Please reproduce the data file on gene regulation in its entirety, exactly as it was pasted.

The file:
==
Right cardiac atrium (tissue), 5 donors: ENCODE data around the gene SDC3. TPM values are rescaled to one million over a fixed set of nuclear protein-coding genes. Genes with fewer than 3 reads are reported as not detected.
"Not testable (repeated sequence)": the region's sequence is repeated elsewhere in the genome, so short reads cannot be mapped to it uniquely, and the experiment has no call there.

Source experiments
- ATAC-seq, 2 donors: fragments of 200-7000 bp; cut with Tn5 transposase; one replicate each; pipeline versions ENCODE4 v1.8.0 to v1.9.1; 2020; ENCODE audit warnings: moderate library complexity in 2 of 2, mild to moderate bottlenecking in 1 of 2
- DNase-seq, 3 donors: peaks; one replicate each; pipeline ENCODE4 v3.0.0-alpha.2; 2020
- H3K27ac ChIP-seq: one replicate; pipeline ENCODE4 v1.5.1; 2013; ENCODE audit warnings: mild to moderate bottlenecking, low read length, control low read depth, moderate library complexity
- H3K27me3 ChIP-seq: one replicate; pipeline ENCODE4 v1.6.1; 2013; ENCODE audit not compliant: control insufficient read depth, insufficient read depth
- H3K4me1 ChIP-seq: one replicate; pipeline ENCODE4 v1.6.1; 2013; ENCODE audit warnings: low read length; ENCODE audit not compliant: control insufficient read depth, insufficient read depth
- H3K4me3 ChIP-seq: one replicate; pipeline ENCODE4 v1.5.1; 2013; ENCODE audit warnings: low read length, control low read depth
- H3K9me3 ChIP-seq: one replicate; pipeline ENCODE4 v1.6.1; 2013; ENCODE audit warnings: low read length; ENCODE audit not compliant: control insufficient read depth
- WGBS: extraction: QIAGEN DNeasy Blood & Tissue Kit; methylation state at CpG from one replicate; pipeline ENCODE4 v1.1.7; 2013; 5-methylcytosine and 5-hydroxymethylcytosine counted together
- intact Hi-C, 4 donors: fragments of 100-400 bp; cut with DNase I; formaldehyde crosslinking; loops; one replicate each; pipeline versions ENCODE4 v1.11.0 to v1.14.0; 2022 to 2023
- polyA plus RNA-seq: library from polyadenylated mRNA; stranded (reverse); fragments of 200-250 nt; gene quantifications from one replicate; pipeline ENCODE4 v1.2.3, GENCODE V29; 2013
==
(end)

Right cardiac atrium (tissue), 5 donors: ENCODE data around the gene SDC3. TPM values are rescaled to one million over a fixed set of nuclear protein-coding genes. Genes with fewer than 3 reads are reported as not detected.
"Not testable (repeated sequence)": the region's sequence is repeated elsewhere in the genome, so short reads cannot be mapped to it uniquely, and the experiment has no call there.

Source experiments
- ATAC-seq, 2 donors: fragments of 200-7000 bp; cut with Tn5 transposase; one replicate each; pipeline versions ENCODE4 v1.8.0 to v1.9.1; 2020; ENCODE audit warnings: moderate library complexity in 2 of 2, mild to moderate bottlenecking in 1 of 2
- DNase-seq, 3 donors: peaks; one replicate each; pipeline ENCODE4 v3.0.0-alpha.2; 2020
- H3K27ac ChIP-seq: one replicate; pipeline ENCODE4 v1.5.1; 2013; ENCODE audit warnings: mild to moderate bottlenecking, low read length, control low read depth, moderate library complexity
- H3K27me3 ChIP-seq: one replicate; pipeline ENCODE4 v1.6.1; 2013; ENCODE audit not compliant: control insufficient read depth, insufficient read depth
- H3K4me1 ChIP-seq: one replicate; pipeline ENCODE4 v1.6.1; 2013; ENCODE audit warnings: low read length; ENCODE audit not compliant: control insufficient read depth, insufficient read depth
- H3K4me3 ChIP-seq: one replicate; pipeline ENCODE4 v1.5.1; 2013; ENCODE audit warnings: low read length, control low read depth
- H3K9me3 ChIP-seq: one replicate; pipeline ENCODE4 v1.6.1; 2013; ENCODE audit warnings: low read length; ENCODE audit not compliant: control insufficient read depth
- WGBS: extraction: QIAGEN DNeasy Blood & Tissue Kit; methylation state at CpG from one replicate; pipeline ENCODE4 v1.1.7; 2013; 5-methylcytosine and 5-hydroxymethylcytosine counted together
- intact Hi-C, 4 donors: fragments of 100-400 bp; cut with DNase I; formaldehyde crosslinking; loops; one replicate each; pipeline versions ENCODE4 v1.11.0 to v1.14.0; 2022 to 2023
- polyA plus RNA-seq: library from polyadenylated mRNA; stranded (reverse); fragments of 200-250 nt; gene quantifications from one replicate; pipeline ENCODE4 v1.2.3, GENCODE V29; 2013